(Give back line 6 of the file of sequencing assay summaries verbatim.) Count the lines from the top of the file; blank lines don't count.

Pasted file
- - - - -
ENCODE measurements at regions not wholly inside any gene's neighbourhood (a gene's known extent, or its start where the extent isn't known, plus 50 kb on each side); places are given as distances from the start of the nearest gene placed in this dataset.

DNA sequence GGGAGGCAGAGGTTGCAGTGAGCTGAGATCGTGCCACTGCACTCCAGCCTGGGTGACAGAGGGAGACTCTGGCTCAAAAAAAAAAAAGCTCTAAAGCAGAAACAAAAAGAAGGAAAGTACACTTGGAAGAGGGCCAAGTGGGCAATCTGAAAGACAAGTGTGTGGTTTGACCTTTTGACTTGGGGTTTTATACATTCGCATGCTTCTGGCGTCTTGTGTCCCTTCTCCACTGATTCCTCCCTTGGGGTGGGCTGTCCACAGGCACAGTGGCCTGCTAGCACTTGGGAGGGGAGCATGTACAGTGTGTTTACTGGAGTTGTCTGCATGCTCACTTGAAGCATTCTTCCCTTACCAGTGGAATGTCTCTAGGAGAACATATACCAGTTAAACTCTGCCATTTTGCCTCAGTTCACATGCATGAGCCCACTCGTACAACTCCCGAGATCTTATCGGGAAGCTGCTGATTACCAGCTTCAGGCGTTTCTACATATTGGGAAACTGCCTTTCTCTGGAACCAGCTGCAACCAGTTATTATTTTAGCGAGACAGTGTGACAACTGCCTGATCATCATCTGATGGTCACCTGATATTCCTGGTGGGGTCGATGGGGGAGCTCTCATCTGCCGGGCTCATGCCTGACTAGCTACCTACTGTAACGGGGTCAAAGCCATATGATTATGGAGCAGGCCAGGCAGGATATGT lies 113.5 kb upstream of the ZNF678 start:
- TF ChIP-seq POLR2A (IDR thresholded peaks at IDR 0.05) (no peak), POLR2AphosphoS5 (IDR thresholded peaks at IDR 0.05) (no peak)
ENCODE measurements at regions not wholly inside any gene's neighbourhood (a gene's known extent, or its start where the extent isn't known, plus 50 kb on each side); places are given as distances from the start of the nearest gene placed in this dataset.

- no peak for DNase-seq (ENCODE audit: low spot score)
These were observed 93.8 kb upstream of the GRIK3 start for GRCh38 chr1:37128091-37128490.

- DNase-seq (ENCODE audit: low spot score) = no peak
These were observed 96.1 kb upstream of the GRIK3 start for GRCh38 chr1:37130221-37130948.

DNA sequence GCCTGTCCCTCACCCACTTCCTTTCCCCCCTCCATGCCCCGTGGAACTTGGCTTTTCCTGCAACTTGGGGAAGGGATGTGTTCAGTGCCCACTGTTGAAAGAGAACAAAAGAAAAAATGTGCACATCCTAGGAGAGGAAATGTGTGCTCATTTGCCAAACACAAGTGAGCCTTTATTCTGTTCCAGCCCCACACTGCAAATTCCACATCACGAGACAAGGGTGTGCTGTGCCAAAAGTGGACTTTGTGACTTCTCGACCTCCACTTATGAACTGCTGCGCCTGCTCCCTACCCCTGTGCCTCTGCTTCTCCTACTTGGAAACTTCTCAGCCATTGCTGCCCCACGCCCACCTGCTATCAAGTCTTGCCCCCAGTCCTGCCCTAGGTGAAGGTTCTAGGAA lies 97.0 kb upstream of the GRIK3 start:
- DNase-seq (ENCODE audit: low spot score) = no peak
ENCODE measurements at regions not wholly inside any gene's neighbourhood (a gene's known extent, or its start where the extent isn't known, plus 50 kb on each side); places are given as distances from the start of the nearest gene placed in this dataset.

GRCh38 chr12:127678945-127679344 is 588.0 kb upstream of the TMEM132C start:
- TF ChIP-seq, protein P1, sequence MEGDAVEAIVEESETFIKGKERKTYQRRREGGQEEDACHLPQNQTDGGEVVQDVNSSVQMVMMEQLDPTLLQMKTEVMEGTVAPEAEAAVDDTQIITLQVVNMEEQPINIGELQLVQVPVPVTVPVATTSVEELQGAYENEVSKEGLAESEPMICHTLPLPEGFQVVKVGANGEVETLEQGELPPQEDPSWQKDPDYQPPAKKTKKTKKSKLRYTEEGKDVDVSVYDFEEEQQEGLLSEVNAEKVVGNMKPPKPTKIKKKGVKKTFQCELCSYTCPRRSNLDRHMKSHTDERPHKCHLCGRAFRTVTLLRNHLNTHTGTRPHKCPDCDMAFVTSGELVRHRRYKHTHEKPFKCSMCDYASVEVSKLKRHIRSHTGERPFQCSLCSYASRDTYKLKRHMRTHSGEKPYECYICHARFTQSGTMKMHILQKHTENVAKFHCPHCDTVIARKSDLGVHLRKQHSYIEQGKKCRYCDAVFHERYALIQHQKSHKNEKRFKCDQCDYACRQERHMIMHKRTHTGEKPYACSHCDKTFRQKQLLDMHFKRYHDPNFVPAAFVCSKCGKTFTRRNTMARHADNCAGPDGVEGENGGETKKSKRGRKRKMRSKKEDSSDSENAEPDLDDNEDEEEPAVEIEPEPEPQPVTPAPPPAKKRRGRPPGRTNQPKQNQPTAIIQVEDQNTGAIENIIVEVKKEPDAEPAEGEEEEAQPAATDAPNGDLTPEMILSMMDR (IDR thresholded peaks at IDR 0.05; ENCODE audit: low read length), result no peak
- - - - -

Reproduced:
These were observed 93.8 kb upstream of the GRIK3 start for GRCh38 chr1:37128091-37128490.